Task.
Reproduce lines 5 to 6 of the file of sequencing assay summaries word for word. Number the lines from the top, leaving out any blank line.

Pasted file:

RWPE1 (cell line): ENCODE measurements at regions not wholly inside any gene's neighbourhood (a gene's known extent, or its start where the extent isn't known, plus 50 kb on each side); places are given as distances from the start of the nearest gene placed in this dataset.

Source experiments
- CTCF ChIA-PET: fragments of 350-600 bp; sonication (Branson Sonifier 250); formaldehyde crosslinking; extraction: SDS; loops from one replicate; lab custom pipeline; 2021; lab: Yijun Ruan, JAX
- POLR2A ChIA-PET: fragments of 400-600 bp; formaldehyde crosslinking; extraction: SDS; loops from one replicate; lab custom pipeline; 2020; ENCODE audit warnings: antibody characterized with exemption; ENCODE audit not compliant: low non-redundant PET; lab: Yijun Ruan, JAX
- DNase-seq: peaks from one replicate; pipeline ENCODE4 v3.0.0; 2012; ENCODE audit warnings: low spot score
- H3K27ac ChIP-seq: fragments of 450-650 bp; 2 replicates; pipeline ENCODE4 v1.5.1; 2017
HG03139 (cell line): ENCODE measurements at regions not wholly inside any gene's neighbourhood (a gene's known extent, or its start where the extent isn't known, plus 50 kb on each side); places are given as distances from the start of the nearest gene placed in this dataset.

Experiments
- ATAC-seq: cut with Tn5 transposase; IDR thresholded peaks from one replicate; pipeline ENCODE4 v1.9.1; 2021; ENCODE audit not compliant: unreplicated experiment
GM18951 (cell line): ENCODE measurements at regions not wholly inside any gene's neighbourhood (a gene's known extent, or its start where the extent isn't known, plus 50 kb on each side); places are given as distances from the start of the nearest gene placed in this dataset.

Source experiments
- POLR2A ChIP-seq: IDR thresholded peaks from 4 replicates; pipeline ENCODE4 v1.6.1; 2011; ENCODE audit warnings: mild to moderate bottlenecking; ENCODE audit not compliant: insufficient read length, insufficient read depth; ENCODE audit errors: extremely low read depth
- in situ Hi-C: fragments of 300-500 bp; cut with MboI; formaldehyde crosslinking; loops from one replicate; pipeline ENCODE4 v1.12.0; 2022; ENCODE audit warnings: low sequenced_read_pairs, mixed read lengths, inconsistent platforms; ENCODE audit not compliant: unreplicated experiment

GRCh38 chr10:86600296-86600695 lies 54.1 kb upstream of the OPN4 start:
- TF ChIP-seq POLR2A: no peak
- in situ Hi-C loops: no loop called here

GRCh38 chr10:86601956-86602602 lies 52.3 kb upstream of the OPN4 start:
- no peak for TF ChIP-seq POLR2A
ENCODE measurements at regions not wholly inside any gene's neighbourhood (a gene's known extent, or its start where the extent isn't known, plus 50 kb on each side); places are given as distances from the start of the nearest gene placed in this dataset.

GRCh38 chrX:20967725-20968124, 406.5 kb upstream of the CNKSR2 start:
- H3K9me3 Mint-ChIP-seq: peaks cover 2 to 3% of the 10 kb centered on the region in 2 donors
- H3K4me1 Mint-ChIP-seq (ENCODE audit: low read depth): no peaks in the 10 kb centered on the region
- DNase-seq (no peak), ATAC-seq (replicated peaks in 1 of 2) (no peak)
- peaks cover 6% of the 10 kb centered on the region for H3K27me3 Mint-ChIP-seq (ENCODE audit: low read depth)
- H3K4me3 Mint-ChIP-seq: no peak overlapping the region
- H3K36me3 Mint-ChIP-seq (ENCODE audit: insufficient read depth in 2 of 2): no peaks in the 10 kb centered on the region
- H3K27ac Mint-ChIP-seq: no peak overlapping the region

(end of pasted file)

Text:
- DNase-seq: peaks from one replicate; pipeline ENCODE4 v3.0.0; 2012; ENCODE audit warnings: low spot score
- H3K27ac ChIP-seq: fragments of 450-650 bp; 2 replicates; pipeline ENCODE4 v1.5.1; 2017